(Updates to close)
MUMBAI, March 1 (Reuters) - The Indian overnight cash rate ended steady on Thursday, and traders expect it to rise further due to a continuing liquidity squeeze.
The one-day call rate closed steady at 9.00/9.05 percent.
Banks borrowed 1.92 trillion rupees ($39.02 billion) -- an all-time high -- from the Reserve Bank of India's repo counter under the liquidity adjustment facility. In the previous session, banks borrowed $1.80 trillion rupees.
The lenders also borrowed 750 million rupees from the marginal standing facility (MSF) on Wednesday, where they can tap funds at 100 basis points higher than the repo rate of 8.50 percent.
"There is product covering happening, and with no government spending coming in, the liquidity is tight," a dealer with a private bank said.
"The cash rate touching 9.25 percent in this reporting cycle is a distinct possibility," the trader said.
With the financial year drawing to a close, banks will try to shore-up deposits to improve their balance sheet, which will put further pressure on liquidity, dealers said.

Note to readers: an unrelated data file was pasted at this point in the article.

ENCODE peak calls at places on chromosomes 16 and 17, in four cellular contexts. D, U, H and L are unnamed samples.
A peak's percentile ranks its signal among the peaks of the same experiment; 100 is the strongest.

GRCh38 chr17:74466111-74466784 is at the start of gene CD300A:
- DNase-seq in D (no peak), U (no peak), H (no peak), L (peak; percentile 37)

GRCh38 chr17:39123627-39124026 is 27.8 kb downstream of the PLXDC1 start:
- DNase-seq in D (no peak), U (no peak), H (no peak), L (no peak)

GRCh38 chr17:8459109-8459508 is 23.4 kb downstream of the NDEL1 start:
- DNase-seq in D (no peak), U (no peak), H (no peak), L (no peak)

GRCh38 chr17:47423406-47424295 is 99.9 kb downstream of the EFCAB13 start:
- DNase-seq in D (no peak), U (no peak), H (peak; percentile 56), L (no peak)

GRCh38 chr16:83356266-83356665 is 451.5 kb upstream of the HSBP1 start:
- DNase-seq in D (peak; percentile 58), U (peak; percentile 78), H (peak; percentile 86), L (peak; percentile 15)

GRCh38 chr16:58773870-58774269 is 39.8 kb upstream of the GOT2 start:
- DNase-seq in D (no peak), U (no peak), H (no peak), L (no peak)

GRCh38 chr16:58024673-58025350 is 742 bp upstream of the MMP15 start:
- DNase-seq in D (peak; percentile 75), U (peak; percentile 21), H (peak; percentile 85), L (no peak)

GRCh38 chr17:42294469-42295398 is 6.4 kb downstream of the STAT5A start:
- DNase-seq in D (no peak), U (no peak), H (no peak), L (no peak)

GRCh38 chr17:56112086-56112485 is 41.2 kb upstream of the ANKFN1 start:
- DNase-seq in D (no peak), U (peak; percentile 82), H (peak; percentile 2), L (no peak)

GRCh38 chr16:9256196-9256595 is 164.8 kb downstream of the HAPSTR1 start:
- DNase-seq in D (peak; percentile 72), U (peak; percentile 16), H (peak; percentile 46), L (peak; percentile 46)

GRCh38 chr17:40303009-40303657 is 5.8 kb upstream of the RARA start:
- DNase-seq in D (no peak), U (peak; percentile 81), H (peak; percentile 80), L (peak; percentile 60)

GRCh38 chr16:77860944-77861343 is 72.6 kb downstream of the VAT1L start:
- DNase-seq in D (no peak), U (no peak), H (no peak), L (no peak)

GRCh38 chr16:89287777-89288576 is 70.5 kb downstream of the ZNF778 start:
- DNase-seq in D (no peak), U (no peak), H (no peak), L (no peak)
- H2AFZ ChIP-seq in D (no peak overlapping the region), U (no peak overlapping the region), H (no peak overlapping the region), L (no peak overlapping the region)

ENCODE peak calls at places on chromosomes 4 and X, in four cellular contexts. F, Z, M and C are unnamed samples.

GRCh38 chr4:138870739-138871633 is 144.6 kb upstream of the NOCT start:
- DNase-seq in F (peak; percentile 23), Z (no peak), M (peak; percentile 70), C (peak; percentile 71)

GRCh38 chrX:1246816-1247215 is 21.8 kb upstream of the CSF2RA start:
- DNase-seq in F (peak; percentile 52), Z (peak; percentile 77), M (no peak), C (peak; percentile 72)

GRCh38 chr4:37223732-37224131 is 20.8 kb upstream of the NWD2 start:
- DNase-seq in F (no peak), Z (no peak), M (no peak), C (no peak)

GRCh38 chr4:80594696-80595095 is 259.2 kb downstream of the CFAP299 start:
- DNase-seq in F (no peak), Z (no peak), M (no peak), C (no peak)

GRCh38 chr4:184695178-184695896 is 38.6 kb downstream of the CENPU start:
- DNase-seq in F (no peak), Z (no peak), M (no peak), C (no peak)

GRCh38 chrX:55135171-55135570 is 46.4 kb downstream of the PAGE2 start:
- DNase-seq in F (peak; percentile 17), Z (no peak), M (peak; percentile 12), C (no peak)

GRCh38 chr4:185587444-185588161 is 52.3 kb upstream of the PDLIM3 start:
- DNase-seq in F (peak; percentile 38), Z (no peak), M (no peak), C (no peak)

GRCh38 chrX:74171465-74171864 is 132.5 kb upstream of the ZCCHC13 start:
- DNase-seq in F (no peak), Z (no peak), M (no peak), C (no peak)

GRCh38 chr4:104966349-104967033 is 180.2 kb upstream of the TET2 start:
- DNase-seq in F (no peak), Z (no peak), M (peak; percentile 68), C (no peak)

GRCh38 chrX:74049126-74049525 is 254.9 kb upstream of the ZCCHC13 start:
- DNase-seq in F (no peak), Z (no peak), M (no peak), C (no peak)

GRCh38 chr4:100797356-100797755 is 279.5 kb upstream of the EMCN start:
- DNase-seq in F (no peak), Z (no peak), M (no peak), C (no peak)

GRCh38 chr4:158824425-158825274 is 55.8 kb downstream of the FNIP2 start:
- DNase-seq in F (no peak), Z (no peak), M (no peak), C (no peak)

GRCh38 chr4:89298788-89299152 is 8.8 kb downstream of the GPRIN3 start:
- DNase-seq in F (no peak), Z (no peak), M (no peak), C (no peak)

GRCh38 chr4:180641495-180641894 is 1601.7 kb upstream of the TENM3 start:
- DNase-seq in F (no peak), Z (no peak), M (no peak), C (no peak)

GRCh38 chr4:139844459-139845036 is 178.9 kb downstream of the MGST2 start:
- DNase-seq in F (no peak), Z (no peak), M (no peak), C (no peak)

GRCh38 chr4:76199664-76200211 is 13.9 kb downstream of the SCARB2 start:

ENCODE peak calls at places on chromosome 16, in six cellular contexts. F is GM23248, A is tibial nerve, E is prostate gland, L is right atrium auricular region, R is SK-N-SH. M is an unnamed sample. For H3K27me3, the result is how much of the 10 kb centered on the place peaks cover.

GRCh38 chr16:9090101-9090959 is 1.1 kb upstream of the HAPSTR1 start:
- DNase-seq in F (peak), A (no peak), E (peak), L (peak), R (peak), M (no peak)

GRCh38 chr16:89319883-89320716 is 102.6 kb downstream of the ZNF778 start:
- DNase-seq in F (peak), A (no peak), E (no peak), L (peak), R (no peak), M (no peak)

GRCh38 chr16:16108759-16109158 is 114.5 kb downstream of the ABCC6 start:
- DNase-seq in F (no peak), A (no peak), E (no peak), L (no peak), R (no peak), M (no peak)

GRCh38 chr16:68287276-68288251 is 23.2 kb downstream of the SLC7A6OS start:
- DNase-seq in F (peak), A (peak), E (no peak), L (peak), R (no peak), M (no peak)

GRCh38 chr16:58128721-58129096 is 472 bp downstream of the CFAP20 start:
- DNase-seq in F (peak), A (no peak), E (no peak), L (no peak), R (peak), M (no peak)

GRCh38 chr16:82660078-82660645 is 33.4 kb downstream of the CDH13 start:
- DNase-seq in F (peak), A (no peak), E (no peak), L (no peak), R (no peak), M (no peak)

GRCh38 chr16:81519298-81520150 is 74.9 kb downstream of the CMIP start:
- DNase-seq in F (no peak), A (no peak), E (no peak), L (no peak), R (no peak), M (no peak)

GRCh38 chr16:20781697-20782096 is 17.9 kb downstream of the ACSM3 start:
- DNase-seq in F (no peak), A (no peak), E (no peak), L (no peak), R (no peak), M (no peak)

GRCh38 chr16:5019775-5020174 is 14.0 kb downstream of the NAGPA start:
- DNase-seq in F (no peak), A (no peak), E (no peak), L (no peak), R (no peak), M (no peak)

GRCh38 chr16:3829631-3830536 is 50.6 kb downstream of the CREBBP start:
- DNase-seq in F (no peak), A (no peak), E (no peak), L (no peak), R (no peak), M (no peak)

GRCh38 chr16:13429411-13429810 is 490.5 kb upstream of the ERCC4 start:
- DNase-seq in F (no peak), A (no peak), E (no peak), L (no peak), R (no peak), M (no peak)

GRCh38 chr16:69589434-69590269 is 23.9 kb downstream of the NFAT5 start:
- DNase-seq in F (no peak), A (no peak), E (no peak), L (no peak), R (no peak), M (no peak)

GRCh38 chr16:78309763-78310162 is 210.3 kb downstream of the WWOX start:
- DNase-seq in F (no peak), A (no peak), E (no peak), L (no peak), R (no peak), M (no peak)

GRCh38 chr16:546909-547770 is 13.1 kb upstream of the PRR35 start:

A rise in deposits will lead to higher cash reserve requirements. The cash reserve ratio (CRR), or the share of deposits banks must hold with the central bank, is currently 5.50 percent.
Traders said the cash rate could inch closer to the MSF rate in mid-March when companies make their advance tax payments.
The volume in the call money market was 222.61 billion rupees, compared with 201.07 billion rupees on Wednesday, data from the Clearing Corp of India showed.
The weighted average rate in the call money market was steady at 9.00 percent.
The volume in the CBLO market was 380.18 billion rupees, compared with 404.31 billion rupees in the previous session.
The weighted average rate in the CBLO market was 8.83 percent, up from 8.58 percent on Wednesday.
In the inter-bank repo market, the volume was 108.48 billion rupees, compared with 130.18 billion previously. ($1 = 49.2 rupees) (Reporting by Shamik Paul; Editing by Aradhana Aravindan)